Editor’s note: This is second in a series of posts by guest blogger Michelle Seitzer.
If you traveled home for the holidays, you might have left with extra baggage…mentally.
Witnessing a parent’s decline is definitely upsetting, especially since much of it is beyond your control. Though the final decision about what’s next should rest solely with the person who would be moving or receiving care, it’s up to you to make peace with what you saw.
I say: Choose action.
Aging and all that accompanies it is inevitable. Too many people waffle in denial, avoid difficult decisions, and quickly find themselves in crisis situations. Making choices in crisis is far from ideal.
Knowing when to start the search for care is not a hard science. There is no flow chart that says, “If a loved one has A, or shows signs of B, choose C.” Some wait too long, while others jump the gun, suggesting an Alzheimer’s unit the moment a loved one leaves the stove on or misplaces a house key.
Next, establish her preferences (i.e., in-home care or assisted living? small, family-like community setting or large, resort-style campus? a place close to the grandkids or a return to her hometown?). Then, discuss all possibilities before things get worse. The situation may get better (life is unpredictable), and if it does, you’ll know exactly what to do in the future.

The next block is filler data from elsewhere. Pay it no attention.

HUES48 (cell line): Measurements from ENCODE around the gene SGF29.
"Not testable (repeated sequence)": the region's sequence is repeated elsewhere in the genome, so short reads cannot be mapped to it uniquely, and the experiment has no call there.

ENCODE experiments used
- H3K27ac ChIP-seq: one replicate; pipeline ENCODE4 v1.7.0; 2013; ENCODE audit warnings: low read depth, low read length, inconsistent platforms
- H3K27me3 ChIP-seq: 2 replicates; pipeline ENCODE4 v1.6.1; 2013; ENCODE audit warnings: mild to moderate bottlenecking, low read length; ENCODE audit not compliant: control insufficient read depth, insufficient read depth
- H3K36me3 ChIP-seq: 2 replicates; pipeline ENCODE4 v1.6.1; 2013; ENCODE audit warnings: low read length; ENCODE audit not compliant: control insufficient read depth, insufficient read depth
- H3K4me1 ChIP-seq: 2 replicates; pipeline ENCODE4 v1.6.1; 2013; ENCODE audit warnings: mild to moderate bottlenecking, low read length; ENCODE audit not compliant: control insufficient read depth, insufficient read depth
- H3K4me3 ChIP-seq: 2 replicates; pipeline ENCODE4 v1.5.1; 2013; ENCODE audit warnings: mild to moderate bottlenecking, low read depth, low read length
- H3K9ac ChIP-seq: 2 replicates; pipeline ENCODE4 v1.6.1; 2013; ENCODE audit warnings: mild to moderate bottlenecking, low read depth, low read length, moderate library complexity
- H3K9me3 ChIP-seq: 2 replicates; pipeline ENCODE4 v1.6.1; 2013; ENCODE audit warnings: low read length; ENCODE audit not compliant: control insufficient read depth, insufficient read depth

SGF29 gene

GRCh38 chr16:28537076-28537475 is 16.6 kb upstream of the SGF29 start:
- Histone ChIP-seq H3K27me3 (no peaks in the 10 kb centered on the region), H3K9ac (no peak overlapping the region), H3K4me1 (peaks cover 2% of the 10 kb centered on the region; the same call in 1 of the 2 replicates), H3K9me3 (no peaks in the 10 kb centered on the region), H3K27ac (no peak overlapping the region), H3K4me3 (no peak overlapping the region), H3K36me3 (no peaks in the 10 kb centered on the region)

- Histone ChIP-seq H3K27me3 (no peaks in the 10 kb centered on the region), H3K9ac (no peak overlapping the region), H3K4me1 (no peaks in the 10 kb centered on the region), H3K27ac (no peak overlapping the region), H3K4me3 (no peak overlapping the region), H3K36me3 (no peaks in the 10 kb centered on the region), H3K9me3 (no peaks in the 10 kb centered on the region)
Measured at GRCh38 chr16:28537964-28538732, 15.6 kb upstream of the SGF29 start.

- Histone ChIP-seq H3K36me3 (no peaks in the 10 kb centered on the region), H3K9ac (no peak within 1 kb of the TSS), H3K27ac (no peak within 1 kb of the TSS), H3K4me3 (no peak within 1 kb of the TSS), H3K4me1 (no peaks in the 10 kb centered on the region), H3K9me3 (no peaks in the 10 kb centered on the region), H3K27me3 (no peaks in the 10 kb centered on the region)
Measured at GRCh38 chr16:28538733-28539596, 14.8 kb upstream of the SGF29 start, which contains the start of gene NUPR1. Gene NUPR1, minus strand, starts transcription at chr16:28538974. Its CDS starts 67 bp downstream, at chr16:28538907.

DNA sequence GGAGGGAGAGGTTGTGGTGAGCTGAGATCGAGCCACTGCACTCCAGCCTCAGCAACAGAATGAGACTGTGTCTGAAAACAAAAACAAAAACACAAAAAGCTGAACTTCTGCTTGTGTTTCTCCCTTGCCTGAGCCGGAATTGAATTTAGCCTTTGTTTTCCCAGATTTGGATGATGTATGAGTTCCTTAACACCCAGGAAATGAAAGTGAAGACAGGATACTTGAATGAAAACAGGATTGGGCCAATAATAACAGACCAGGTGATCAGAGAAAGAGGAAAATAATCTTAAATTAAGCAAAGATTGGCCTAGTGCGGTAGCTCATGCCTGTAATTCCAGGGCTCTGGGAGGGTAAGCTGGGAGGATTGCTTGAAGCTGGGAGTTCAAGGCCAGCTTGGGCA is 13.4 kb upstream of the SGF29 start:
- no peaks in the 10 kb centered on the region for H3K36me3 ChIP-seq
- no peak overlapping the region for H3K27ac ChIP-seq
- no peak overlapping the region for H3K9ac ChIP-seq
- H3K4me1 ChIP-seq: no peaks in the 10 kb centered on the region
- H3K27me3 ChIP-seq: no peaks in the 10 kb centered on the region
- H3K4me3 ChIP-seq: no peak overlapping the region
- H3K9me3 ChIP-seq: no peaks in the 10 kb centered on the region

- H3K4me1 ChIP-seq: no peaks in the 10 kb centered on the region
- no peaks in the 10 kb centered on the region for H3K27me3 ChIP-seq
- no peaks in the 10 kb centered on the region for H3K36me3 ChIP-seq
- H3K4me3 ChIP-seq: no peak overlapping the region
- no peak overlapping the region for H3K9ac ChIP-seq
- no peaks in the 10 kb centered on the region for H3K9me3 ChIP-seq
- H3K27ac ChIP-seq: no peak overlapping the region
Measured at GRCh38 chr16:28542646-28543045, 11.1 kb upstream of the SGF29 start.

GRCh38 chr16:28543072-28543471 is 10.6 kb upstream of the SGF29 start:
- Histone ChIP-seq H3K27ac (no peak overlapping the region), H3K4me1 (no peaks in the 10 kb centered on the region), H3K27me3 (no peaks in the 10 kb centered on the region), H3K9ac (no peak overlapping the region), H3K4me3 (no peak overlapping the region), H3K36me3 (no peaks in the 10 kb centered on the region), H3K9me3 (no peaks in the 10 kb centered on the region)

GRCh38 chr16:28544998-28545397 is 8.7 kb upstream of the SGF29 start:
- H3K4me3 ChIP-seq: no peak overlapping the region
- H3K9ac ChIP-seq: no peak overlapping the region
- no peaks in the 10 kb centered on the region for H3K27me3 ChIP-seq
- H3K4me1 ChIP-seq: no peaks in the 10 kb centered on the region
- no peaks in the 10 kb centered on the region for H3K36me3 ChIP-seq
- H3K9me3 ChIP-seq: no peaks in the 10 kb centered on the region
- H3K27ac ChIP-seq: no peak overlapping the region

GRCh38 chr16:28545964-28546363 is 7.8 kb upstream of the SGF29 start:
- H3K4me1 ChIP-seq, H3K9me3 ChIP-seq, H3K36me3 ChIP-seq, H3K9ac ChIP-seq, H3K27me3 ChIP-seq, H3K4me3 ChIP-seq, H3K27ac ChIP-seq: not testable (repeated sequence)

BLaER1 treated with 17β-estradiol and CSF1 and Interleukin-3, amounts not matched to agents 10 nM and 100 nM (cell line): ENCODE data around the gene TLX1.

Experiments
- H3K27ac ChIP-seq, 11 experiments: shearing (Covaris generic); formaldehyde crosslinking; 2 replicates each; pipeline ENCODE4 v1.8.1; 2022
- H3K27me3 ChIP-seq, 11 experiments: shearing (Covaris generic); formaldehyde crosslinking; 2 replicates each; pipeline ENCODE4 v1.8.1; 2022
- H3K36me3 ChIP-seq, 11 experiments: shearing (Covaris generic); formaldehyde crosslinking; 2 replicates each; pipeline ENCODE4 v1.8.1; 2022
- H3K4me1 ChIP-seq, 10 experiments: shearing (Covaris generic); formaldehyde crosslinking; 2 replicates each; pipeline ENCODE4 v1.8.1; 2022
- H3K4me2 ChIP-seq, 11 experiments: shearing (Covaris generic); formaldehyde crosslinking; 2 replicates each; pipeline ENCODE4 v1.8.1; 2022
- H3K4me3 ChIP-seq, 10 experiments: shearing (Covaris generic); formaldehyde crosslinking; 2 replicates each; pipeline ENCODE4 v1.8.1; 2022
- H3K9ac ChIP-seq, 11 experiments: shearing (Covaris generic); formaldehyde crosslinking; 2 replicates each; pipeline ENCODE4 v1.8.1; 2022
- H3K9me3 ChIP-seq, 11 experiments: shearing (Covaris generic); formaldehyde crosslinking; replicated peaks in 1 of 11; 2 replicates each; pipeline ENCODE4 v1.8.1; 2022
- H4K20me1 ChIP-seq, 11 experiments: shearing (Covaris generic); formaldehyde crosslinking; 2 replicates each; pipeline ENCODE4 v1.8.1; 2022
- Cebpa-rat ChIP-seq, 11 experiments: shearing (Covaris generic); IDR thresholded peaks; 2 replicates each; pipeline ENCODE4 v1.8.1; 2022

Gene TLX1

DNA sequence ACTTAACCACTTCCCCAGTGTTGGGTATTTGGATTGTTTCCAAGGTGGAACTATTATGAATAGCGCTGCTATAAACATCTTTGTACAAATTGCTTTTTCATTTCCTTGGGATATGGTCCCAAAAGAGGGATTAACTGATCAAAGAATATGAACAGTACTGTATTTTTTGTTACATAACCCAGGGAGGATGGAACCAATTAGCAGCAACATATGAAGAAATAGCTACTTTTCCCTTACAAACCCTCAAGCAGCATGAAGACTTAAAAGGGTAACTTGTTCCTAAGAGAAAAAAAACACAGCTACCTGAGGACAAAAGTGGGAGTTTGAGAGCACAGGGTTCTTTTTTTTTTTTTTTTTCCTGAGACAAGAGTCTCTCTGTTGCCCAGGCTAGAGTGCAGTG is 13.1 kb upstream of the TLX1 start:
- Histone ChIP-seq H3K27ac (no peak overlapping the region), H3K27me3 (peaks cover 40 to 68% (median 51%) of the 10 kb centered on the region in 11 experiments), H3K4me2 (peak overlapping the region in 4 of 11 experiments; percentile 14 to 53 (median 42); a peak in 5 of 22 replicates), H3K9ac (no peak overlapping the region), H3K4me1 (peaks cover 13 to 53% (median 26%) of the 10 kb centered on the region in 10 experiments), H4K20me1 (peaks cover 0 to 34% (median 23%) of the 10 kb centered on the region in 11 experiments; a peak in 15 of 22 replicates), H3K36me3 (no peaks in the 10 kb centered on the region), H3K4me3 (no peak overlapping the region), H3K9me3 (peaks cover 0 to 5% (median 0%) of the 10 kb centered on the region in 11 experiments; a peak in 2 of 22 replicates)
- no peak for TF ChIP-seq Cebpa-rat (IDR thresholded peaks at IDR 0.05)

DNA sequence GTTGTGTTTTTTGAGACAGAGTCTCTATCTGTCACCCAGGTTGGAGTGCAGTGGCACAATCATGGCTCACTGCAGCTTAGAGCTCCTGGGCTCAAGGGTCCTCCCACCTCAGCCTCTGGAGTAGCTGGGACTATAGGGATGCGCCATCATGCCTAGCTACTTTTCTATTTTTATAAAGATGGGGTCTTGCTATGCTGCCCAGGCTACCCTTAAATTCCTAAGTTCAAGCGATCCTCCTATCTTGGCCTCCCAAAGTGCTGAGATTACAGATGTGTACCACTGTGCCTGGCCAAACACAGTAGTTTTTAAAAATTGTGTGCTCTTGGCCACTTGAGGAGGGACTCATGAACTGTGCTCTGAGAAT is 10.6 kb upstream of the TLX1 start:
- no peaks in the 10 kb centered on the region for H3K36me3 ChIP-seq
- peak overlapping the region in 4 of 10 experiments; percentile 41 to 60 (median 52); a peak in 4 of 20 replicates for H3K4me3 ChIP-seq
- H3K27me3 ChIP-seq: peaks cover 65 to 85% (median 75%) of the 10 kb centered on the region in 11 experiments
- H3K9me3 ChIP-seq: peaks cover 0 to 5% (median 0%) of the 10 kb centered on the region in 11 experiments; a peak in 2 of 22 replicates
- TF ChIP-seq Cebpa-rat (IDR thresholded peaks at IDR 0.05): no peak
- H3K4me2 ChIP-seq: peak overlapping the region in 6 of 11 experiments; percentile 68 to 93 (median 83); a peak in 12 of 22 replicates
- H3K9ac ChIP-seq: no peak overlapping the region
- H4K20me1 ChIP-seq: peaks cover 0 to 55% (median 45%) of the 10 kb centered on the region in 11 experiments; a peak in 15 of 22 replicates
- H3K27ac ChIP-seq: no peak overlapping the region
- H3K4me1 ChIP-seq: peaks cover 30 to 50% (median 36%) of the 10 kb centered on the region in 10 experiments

In the first post from this series, I outlined three basic levels of care with corresponding examples for each. From this list, get a sense for what might be the most appropriate level of care and always let your loved one’s preferences guide the search.
Get tips for visiting a prospective community and finding the best care in the next post…
Michelle Seitzer has blogged for SeniorsforLiving.com since 2008, and is the co-moderator of #ElderCareChat, a bi-monthly Twitter-facilitated discussion group for family and professional caregivers passionate about quality senior care.